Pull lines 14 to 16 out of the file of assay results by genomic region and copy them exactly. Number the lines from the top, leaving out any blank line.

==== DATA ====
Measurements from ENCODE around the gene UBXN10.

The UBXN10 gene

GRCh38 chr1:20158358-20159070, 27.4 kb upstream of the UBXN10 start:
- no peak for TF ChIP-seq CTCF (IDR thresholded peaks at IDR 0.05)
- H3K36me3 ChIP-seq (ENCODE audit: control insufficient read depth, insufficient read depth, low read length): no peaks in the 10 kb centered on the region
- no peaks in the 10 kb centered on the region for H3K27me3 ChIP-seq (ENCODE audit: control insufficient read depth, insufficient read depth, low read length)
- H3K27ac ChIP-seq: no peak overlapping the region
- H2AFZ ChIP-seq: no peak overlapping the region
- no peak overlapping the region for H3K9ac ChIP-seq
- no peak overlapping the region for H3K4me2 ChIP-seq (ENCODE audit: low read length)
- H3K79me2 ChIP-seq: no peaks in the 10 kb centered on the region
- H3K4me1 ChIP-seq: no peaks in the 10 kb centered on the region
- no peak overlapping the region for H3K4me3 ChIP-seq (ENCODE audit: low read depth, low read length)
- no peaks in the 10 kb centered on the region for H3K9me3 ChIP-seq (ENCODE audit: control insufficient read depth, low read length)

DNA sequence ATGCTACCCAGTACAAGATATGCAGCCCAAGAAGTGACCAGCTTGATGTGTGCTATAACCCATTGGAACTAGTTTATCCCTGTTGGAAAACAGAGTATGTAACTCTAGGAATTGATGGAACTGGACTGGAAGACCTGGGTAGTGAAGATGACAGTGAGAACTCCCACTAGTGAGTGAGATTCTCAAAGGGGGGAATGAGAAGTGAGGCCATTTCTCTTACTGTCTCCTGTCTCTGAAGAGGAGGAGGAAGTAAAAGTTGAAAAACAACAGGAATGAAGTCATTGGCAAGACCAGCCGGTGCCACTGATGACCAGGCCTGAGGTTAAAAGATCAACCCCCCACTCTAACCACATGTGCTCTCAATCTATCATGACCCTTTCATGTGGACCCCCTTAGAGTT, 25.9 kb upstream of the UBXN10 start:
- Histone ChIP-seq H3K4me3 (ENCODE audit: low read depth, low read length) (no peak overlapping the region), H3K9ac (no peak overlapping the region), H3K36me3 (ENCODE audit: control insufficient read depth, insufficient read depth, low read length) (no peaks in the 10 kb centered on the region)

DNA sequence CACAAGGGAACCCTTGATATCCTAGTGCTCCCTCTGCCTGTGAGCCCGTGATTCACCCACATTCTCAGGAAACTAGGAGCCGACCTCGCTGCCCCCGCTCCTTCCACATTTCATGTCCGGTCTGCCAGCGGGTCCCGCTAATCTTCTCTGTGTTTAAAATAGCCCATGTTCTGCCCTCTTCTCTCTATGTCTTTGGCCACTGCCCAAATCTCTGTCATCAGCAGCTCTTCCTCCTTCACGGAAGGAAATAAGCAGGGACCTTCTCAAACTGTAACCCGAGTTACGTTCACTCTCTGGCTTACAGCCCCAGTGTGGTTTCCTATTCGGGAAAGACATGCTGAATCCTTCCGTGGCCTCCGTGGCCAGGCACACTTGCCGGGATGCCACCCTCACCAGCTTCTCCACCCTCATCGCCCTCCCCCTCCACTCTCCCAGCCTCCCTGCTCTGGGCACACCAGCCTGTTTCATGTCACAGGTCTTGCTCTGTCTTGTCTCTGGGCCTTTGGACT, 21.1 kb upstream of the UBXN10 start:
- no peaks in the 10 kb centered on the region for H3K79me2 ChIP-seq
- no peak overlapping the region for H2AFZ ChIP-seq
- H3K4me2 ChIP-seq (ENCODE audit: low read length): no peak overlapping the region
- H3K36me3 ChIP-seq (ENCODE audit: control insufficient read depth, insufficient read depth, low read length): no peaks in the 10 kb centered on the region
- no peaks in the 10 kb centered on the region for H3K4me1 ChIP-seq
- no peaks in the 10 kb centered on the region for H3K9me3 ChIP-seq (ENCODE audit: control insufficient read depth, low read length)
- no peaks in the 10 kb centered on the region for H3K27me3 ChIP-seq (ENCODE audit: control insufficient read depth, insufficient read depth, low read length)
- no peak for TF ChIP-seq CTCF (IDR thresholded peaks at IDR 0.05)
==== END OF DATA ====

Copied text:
- no peaks in the 10 kb centered on the region for H3K9me3 ChIP-seq (ENCODE audit: control insufficient read depth, low read length)

DNA sequence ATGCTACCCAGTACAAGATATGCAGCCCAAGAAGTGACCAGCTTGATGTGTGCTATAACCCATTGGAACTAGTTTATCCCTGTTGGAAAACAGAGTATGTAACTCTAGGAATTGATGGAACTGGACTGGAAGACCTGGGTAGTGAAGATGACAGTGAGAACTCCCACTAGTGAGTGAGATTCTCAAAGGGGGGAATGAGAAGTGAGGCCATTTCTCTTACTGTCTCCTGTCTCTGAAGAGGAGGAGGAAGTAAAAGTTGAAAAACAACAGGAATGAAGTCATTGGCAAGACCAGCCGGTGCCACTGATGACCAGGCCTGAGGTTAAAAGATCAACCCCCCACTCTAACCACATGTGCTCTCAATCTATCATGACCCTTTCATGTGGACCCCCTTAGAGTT, 25.9 kb upstream of the UBXN10 start:
- Histone ChIP-seq H3K4me3 (ENCODE audit: low read depth, low read length) (no peak overlapping the region), H3K9ac (no peak overlapping the region), H3K36me3 (ENCODE audit: control insufficient read depth, insufficient read depth, low read length) (no peaks in the 10 kb centered on the region)